Ethics and Art

We all know ethics (which is a system of moral principles) constantly guides our lives and decision-making. In the art world, there’s a definite relationship between ethics and artwork, no matter if the artist is purposely ethical or not. Even if today we have our own personal beliefs, there’s an ethical line that artists should not cross and are responsible to not do so. Because of the popular belief in society, in which artists should have the freedom to express any ideas or arguments regardless of their religion, gender, or race, this leads to a lot of controversial pieces displayed in public art exhibits. Specifically, when artists create a piece with ethnical intentions, it bridges a link between the creator and the viewer. That’s why some creations might be sensitive to some viewers versus others. However, the choices we make can sometimes be mixed up, ending up blurring the line of the ethnical boundary. Because of the freedom granted to artists and no solid “code of ethics”, it leads to art being highly personal or biased and pushing boundaries that are against people’s cultural backgrounds and moral values.

Capture of the dog in Guillermo Vargas’s Exposicion №1 — Source: Arthur Digital Museum

In Guillermo Vargas’s Exposicion №1, he tied a sickly-looking street dog to a metal cable by a wall and on the wall, it said, “Eres lo que lees,” meaning “You are what you read” written in dog food. Since there was a rumor that Vargas was starving the poor dog to death and mocking it with the unreachable food on the wall, it led to a huge uproar and animals’ rights activists to highly criticize his work. I even must admit that my first impression wasn’t the most optimistic as I also was repulsed at the idea of someone neglecting and punishing an innocent animal, something that is already an occurrence in the world, let alone for an art piece. After some research, it seems like Vargas had three objectives as he first, wanted to prove that something such as putting a starved dog in a gallery is an ethical problem, second, wanted to display how people can easily be manipulated, which was illustrated through the media and rumors of his words “you are what you read.” But what people didn’t know was that the dog in the exhibit was actually well fed, and so Vargas not only mocked people of their lack of judgement and insincerity, but his third objective, highlighted the lack of attention given to animal and human sufferings. His work is a good example of what is seen as controversial and sensitive in the ethic world, but he had true intentions and found a way to get his point across to ignorant viewers through a ground-breaking exhibit.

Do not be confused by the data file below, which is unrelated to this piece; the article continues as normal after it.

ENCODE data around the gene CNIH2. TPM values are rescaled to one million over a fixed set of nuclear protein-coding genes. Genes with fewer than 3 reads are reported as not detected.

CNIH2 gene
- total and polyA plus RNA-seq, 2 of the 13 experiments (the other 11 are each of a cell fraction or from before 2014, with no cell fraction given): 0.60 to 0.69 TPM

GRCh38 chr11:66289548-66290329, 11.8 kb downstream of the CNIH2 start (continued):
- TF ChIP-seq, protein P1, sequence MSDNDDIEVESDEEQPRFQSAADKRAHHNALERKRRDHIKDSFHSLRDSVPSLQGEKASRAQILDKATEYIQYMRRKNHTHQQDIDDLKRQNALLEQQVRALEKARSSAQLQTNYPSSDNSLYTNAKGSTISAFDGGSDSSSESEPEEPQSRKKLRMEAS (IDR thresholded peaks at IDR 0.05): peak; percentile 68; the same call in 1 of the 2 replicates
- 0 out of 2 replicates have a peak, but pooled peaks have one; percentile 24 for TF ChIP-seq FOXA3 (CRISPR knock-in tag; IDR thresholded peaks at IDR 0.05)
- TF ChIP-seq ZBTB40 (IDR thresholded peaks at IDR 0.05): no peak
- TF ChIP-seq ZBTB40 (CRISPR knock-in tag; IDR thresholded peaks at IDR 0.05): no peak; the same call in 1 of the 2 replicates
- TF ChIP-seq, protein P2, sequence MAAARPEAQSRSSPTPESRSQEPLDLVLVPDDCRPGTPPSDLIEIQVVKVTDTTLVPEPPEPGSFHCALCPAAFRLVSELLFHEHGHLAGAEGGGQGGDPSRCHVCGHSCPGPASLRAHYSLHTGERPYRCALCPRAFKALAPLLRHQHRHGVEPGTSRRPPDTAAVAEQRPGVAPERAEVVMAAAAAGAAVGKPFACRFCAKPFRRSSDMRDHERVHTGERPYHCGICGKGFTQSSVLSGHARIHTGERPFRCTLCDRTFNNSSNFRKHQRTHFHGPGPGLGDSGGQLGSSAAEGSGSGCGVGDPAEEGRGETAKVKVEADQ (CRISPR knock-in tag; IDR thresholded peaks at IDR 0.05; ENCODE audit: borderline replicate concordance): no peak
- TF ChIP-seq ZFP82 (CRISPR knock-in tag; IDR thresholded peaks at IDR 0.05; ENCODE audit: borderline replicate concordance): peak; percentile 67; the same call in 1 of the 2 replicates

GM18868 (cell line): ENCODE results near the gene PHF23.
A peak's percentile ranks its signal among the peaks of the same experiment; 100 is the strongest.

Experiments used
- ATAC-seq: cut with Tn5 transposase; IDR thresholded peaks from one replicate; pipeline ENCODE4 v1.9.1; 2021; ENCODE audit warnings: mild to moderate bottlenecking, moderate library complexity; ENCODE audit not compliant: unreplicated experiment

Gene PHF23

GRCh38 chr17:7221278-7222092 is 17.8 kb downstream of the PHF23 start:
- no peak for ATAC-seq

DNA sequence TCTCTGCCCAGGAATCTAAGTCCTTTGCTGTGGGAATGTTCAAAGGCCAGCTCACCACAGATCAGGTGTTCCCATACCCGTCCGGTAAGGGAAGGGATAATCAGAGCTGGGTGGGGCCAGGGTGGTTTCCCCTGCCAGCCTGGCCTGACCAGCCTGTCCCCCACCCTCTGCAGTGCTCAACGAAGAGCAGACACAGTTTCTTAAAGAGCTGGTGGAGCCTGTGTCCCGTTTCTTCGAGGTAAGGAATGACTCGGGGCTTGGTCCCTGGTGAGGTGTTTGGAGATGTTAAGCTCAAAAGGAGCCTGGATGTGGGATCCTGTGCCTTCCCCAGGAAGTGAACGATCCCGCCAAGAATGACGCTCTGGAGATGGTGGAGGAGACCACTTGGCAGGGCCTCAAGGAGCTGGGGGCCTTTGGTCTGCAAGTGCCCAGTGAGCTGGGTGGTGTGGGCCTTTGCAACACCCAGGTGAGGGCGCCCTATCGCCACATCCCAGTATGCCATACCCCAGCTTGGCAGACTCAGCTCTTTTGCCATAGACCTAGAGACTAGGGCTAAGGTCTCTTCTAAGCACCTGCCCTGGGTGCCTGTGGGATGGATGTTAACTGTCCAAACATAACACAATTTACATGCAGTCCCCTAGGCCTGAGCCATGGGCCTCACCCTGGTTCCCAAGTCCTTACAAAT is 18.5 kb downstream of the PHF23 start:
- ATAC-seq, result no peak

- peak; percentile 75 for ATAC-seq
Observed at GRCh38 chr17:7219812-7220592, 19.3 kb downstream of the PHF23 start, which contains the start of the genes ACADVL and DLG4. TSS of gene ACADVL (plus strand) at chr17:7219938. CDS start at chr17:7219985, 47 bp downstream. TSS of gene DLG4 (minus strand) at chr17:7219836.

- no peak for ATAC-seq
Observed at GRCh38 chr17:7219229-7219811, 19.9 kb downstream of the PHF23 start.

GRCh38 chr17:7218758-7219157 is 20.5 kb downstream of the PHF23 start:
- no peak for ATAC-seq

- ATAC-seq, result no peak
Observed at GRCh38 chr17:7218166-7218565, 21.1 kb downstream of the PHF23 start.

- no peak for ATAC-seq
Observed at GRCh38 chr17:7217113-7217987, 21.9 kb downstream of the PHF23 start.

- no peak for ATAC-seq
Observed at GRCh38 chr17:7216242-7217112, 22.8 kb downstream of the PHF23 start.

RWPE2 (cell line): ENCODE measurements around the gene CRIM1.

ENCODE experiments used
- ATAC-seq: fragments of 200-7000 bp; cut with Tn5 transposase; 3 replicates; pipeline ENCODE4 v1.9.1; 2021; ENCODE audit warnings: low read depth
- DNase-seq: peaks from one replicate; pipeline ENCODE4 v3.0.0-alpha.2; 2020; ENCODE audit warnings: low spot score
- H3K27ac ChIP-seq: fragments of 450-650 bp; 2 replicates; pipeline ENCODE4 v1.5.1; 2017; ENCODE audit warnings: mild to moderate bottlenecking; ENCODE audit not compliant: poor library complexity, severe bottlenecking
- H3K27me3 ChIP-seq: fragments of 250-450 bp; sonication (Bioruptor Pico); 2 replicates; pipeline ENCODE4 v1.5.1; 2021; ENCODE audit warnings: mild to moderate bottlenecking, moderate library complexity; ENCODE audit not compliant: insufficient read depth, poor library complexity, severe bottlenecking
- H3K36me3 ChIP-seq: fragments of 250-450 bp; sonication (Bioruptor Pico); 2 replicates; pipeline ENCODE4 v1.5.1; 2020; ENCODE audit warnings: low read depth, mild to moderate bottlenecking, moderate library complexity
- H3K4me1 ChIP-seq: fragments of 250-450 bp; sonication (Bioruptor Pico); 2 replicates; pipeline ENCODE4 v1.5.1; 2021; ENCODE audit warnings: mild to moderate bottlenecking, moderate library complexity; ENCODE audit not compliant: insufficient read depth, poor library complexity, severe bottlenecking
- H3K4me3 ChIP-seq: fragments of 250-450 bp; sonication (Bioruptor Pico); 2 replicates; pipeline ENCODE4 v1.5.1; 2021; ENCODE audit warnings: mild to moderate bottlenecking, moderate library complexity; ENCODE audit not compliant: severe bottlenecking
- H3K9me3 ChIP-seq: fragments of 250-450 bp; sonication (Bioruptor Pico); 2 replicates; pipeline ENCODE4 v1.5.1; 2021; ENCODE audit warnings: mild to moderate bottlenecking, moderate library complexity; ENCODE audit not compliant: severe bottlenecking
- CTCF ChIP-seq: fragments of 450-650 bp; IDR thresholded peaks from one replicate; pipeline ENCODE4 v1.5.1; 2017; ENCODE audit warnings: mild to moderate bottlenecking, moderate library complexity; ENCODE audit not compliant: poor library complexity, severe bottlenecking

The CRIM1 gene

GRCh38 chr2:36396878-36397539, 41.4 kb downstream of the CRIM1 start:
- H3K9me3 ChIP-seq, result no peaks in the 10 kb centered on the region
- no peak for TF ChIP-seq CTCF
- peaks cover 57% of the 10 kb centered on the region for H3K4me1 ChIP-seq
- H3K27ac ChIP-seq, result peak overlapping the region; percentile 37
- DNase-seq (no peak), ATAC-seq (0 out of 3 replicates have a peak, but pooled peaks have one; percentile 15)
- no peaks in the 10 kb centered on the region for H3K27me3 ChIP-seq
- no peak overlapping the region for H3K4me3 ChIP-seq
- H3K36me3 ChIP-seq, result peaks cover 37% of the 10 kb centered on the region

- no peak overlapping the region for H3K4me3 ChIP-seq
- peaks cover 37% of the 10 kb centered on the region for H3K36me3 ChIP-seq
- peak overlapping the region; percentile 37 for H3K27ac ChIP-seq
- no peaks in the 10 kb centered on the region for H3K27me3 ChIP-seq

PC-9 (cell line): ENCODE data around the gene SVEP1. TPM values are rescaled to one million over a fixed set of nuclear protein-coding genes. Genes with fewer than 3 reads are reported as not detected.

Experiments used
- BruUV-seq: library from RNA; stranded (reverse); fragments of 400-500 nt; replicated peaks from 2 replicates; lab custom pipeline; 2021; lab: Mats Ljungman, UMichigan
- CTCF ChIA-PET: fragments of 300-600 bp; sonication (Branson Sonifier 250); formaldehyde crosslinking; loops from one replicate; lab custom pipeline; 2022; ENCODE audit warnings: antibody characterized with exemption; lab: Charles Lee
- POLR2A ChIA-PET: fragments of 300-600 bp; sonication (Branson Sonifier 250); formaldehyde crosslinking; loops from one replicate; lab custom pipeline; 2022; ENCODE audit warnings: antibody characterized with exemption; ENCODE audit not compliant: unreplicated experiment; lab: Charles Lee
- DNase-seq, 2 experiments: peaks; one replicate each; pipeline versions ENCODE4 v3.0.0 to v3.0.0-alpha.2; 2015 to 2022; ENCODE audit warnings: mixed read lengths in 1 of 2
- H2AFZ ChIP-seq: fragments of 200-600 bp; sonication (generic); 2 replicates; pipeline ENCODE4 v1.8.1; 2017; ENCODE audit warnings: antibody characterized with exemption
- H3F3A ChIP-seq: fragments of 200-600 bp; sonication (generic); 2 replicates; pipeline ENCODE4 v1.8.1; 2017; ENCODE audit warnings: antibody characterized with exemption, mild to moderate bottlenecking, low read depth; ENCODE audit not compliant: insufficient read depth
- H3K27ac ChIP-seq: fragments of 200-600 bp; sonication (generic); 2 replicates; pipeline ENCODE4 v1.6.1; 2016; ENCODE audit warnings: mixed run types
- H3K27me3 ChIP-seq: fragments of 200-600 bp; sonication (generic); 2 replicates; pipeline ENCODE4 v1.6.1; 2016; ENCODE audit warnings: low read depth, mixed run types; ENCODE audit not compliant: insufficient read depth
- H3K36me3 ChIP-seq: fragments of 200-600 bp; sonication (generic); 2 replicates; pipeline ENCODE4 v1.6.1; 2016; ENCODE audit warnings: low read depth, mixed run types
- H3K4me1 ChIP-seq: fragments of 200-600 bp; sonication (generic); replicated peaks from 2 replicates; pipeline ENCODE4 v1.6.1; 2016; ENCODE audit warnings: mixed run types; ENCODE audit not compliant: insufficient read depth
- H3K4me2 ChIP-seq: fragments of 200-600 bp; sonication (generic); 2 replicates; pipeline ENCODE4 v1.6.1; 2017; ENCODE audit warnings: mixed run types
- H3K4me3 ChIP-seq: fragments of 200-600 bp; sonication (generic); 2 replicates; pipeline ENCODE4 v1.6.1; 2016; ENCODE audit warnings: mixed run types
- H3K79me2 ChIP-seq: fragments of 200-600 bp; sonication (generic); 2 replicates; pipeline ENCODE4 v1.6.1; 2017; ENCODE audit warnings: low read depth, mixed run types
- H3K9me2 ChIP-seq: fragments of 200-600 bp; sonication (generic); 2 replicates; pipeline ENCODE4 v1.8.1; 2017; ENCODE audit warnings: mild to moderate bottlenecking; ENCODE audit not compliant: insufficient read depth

Protest against Exhibit B at the Barbican Centre — Source:

Examples of explicitly controversial art pieces that set off a whole race, was the works of Brett Bailey’s Exhibition B: Human Zoo and Dana Schutz’s painting of Emmet Till. In Bailey’s “human zoo”, it was a performance piece that featured various black actors chained in cages. Right away, it was forced to close after protests and was harshly marked as racist as the artist who created it, wasn’t even of African descent. Many Africans thought of the art piece to be deeply offensive as there was no challenge to racism & oppression, as well as there wasn’t an discussion or approval from the African society. As well as Schutz’s painting of Emmet Till, an innocent 14-year-old boy who was lynched by two white Mississippi men, was given a huge backlash by her audience. Various African Americans felt like she, a white female, didn’t have the privilege to speak for the black community nor Till’s family. Schutz responded with her reasoning that she knows what it is like to be a mother and the thought of losing a child is horrendous. I am not of African descent nor half-Black, but as a minority myself, I feel that I understand what artists try to showcase, but it isn’t always their place to be a representative of another community if they are not a part of it themselves.

Dana Schutz’s Open Casket — Source:




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